Kathmandu, June 23
On average one endangered one-horned rhinoceros dies every eight days in Chitwan National Park, which has prompted authorities to conduct a comprehensive study on whether Nepal’s first national park is becoming densely populated with the animal.
Chitwan National Park, a World Heritage Site, reported deaths of 40 rhinos in the first 11 months of the current fiscal year from mid-July to mid-June, according to the latest data of the Department of National Parks and Wildlife Conservation. Deaths recorded in the national park account for almost 89 per cent of deaths of rhinos across the country. Nepal reported deaths of 45 rhinos across the country in the 11-month period, up 50 per cent from the whole of the last fiscal year when 30 one-horned rhinos had died.
Most rhino deaths occur in Chitwan National Park because it is the largest natural habitat for the endangered animal in Nepal.
Around a decade ago, one of the major causes of rhino deaths was poaching. That came to an end a few years ago after authorities stepped up action against poachers. Today, Chitwan National Park is a ‘zero poaching’ zone. Yet more and more rhinos are dying every year because of natural causes and not because of their age, said DoWCNP Deputy Director General Ram Chandra Kandel.
The average lifespan of rhinos is 25 to 30 years in the wild. But most of the rhinos that die in Nepal are below 20.
“We’ll soon conduct a study on carrying capacity of Chitwan National Park to find out reasons for high number of rhino deaths,” Kandel said. The study will be carried out in partnership with IUCN Asian Rhino Specialist Group, a group of rhino experts in Asia.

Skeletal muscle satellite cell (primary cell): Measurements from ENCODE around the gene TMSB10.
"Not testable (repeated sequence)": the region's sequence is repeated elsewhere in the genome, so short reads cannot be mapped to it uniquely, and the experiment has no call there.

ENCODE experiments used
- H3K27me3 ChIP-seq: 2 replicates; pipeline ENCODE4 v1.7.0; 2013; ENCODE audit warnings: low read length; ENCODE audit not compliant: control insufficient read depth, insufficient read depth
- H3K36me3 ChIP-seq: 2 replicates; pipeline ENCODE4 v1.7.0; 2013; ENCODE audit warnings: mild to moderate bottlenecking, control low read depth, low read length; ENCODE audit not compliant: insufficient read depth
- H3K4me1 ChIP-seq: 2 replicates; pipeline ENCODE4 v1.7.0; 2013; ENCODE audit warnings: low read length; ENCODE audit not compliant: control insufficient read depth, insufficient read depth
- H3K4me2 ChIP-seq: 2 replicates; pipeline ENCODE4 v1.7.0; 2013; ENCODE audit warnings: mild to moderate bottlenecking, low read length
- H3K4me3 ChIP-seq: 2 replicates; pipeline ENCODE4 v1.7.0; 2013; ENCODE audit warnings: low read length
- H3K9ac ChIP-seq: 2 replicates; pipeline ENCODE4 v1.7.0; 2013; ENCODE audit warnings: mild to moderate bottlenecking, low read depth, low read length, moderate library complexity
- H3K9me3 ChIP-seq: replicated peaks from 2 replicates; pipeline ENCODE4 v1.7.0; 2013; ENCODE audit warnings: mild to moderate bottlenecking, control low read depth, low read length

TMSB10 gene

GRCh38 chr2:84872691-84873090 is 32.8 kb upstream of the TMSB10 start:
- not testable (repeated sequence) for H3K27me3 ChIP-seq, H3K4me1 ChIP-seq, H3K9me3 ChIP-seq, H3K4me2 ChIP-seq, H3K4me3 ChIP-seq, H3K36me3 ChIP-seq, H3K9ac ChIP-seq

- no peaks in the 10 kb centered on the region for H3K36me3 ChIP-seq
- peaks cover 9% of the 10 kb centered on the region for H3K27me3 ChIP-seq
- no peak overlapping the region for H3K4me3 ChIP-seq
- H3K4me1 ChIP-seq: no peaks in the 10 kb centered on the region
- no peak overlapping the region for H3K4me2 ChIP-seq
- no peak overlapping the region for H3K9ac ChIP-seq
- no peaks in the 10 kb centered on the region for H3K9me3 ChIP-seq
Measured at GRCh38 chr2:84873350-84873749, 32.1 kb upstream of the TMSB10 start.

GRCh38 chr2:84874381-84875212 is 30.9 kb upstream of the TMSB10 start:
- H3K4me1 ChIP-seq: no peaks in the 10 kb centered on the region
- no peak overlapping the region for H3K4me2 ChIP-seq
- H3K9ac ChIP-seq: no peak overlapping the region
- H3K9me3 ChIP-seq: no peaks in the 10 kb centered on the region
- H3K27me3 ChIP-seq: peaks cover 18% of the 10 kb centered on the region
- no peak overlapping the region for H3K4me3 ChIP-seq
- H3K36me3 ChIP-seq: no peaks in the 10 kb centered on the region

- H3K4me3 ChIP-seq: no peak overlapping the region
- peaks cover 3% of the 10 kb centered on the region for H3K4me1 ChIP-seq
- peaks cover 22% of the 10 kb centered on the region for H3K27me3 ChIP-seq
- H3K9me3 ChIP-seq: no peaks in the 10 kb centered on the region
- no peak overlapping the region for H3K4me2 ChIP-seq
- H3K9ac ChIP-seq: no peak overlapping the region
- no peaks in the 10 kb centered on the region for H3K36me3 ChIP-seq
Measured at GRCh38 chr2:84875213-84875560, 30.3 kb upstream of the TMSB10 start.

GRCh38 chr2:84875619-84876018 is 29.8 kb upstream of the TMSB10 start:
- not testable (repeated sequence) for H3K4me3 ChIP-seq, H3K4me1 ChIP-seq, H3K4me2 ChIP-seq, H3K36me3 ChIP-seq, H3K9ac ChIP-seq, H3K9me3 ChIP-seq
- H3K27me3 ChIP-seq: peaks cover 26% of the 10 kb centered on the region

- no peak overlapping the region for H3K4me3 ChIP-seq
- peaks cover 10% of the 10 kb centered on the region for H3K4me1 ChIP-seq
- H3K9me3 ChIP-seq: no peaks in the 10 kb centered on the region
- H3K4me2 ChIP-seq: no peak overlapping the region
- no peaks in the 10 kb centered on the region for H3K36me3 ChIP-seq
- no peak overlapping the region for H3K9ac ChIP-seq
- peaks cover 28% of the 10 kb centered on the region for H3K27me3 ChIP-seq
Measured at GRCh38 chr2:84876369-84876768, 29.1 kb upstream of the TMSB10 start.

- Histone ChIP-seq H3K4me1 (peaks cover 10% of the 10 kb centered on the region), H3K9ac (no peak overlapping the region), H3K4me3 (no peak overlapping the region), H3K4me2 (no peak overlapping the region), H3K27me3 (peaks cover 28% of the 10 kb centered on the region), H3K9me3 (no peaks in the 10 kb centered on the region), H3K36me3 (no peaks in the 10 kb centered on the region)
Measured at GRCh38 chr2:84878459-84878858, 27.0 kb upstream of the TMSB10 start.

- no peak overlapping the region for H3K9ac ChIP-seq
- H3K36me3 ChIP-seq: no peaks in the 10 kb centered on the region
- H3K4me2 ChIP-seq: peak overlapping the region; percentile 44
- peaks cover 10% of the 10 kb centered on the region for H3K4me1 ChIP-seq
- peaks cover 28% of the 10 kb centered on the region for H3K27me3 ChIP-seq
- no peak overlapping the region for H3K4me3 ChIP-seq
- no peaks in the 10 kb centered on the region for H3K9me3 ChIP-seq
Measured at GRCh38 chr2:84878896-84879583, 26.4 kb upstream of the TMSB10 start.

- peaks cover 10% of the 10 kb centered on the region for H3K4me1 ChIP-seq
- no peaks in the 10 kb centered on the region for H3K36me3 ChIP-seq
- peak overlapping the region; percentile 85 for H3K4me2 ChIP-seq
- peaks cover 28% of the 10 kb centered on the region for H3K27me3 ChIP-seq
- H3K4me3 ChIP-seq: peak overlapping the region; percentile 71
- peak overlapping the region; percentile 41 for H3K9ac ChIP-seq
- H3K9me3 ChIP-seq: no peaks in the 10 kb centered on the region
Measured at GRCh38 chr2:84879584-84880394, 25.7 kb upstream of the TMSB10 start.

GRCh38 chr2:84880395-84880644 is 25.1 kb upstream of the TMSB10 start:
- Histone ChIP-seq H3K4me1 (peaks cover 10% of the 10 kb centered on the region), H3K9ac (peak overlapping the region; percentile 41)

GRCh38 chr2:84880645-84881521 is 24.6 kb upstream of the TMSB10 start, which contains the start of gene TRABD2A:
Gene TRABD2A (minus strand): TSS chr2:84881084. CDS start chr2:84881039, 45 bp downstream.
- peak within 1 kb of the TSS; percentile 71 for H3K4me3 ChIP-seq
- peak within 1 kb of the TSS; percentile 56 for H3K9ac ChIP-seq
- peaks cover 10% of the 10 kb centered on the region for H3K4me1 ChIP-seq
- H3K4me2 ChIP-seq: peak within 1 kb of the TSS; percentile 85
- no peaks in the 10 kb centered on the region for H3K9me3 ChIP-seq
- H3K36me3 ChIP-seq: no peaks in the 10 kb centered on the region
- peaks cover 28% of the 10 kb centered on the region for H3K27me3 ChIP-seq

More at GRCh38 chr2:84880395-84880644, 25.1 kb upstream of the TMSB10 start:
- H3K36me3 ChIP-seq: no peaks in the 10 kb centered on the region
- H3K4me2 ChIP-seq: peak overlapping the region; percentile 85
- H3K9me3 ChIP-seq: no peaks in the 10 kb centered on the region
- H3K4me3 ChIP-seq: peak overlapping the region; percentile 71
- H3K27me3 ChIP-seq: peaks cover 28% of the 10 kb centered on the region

The study will conclude the number of animals that the national park can house based on the food chain, available resources and habitability in the area. Researches show that around 10 rhinos can live in an area of 10 sq km if there is plenty of water and grass suitable for them. Chitwan National Park spreads over 932 sq km with an additional 750 sq km of buffer zone and is home to around 605 rhinos.
“Experts from different countries will join our research scheduled to begin next week,” said Kandel.
The research will focus on various aspects of the national park like availability and condition of food resources and the condition of wet lands and water resources. It will also try to find an answer to whether climate change is making it difficult for rhinos to adapt to the environment. Also, studies on the outbreak of unknown diseases and contamination of water will be conducted.
“We have also noticed many rhinos being washed away during monsoon when rivers swell. The study will recommend ways to reduce the death of rhinos from natural disasters,” said Kandel.
Despite the increase in death of rhinos, the population of the endangered animal in Chitwan National Park has not come down, as 50 baby rhinos are being born every year, according to park officials.
A female rhino can give birth to four to five calves in her lifespan.
A female rhino starts bearing offspring from the age of four, whereas male rhinos reach reproductive age at five.
The country had recorded 800 rhinos in the year 1950 during the first census. After that, the number declined rapidly due to poaching, with Nepal reporting the presence of only 100 rhinos in 1972. Nepal had 645 rhinos across the country in 2015. Rhinoceros are also being conserved in three other national parks as well.
A version of this article appears in print on June 24, 2019 of The Himalayan Times.